To probe the dynamic properties of the telomeric DNA, Lee et al. subsequently [58] performed single-molecule FRET experiments on a similar construct to I:II (Fig. 2) that comprised a terminal biotin for immobilization to a streptavidin coated quartz surface to extend the observation time (Fig. 4A). At 2 mM K+, three species were observed (Fig. 4B), one at a high FRET efficiency (~0.8), another at an intermediate FRET efficiency (~0.6), and the third at a low FRET efficiency (~0.3). As K+ concentration was increased, the population of the low FRET state decreased and the higher FRET states increased. Since the increased K+ concentration stabilizes the G-quadruplex structure, the low FRET state was considered to be an unfolded conformation (U) (i.e. disordered single stranded overhang) and the other two states to folded conformations (G-quadruplex structures, F1 and F2) (Fig. 4B). This difference in the profile of FRET histogram as compared to previously reported by Ying et al. [57] was a result of differences in the resolution of the two instruments used for the respective studies, whereby the instrument used by Lee et al. had better signal to noise ratio and was able to better resolve the ‘unfolded’ peak. It was also shown that for a mutated sequence in which a guanine in the middle quartet was replaced by a thymine, G-quadruplex formation was significantly disrupted. In this study it was apparent that the subpopulation U, F1 and F2 were interconverting in support of the proposal by Ying et al [57].

Fig. 4
Conformational switching of human telomeric DNA with FRET. (A) Schematic of DNA construct employed. (B) Expanded view of FRET histogram taken at 2 mM K+ showing three nonzero FRET peaks, assigned U (unfolded), F1, and F2 (folded). Also shown is ...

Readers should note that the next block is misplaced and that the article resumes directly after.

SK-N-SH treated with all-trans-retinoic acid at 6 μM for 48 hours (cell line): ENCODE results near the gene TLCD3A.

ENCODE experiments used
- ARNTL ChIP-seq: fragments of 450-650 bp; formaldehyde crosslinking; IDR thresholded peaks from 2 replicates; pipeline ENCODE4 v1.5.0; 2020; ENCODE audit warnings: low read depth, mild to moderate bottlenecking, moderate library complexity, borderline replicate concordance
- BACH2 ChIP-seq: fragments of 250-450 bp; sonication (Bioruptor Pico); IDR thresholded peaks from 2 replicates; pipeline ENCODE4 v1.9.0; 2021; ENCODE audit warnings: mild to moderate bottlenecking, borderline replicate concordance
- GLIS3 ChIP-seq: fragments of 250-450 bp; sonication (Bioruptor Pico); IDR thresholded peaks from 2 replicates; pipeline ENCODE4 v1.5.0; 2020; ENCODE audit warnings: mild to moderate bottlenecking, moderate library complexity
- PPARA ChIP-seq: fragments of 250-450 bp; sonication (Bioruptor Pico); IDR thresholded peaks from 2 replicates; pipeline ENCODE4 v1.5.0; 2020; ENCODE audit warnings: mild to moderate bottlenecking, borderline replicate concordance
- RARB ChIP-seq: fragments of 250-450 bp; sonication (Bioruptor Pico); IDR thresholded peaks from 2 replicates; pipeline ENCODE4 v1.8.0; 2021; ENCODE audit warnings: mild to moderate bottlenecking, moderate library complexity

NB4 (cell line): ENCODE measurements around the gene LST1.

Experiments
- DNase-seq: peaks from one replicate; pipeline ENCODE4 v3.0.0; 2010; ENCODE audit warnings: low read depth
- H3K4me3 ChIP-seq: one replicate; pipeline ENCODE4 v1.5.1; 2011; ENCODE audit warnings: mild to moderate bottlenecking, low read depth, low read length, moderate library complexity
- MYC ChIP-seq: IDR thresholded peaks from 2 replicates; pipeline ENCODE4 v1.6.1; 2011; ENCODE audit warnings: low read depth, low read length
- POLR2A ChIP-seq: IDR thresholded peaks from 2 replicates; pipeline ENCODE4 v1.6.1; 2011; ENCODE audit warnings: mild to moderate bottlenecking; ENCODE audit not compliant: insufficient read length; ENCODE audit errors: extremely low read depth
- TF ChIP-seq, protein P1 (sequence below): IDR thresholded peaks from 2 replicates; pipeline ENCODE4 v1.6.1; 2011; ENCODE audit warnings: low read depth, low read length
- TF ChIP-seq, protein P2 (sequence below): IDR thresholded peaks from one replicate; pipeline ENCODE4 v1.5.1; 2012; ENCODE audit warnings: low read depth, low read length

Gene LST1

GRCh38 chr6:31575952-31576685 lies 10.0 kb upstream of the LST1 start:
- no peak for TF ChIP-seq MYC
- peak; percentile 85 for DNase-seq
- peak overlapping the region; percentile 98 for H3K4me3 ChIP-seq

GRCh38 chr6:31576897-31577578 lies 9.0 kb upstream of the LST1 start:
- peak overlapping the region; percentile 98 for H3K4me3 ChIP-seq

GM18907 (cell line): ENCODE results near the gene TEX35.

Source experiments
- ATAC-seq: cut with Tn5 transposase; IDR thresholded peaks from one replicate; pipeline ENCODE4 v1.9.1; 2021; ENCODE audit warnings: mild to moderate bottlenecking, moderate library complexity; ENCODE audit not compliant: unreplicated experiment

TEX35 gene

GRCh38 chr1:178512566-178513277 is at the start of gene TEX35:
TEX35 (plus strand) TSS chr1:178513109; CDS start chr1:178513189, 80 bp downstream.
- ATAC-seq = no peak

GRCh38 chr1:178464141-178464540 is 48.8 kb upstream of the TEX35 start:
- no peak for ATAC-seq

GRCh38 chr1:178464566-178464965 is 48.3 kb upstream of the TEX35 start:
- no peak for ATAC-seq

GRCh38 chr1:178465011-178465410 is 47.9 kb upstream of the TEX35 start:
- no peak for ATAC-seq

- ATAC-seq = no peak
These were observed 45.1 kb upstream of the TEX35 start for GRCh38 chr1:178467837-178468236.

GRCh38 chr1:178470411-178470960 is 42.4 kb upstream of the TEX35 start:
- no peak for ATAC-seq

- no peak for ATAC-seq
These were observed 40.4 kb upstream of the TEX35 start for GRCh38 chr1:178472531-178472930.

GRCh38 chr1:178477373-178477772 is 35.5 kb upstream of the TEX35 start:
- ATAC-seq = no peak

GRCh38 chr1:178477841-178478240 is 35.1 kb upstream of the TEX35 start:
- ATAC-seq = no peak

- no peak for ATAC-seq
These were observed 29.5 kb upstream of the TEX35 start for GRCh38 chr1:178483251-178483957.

2.2. Kinetics and dynamics

Ying et al. demonstrated [57] that two conformations X and Y (Fig. 3) apparently unfold at the same rate in a second-order hybridization reaction (Fig. 5). In the presence of potassium, the activation free energy of unfolding (ΔGactivation = 22.6 kcal mol−1 at 37 °C) was largely entropic (ΔHactivation = 6.4 ± 0.4 kcal mol−1, ΔSactivation = −52.3 ± 1.4 cal mol−1 K−1), suggesting that the transition state is pre-organized in a favourable conformation for hybridization to occur. However, in the presence of sodium ions, although the free energy of activation (ΔGactivation = 22.3 kcal mol−1 at 37 °C) was similar, a relatively larger enthalpic contribution was observed (ΔHactivation = 14.9 ± 0.2 kcal mol−1, ΔSactivation = −23.0 ± 0.8 cal mol−1 K−1). Therefore it was hypothesized that different transition-state structures exist depending on the presence of either sodium or potassium ions. The analysis of single-molecule dynamics by Lee et al. [58] revealed transitions between all three FRET states (U, F1, and F2), most frequently in 2 mM K+ (Fig. 6B). Most of the transitions between F1 and F2 passed through U. A direct transition between two folded conformations without unfolding is highly unlikely considering the folded topology of G-quadruplexes. According to the analysis of dwell times, they further classified the molecular conformations into either long-lived species, if the dwell time was >100 s and short-lived species if the dwell time was <100 s. In total, six distinct states were observed: long-lived states LU, LF1, and LF2, and short-lived states SU, SF1, and SF2 (Fig. 6A). The long-lived folded states, LF1 and LF2 (Fig. 6A), were dominant in high K+ concentrations and were assigned to the parallel and antiparallel structures respectively, based on comparison with NMR spectroscopic studies of temperature dependence [79]. The long-lived unfolded state, LU, was highly populated at low K+ concentrations and displayed the characteristic salt dependence of a disordered ssDNA. SF1 and SF2 were much less stable than their long-lived counterparts. SU was clearly distinct from LU in having a much shorter lifetime. Although SF1 and SF2 differed from LF1 and LF2 in microscopic detail, their similar FRET values suggested that they may have the same global folds.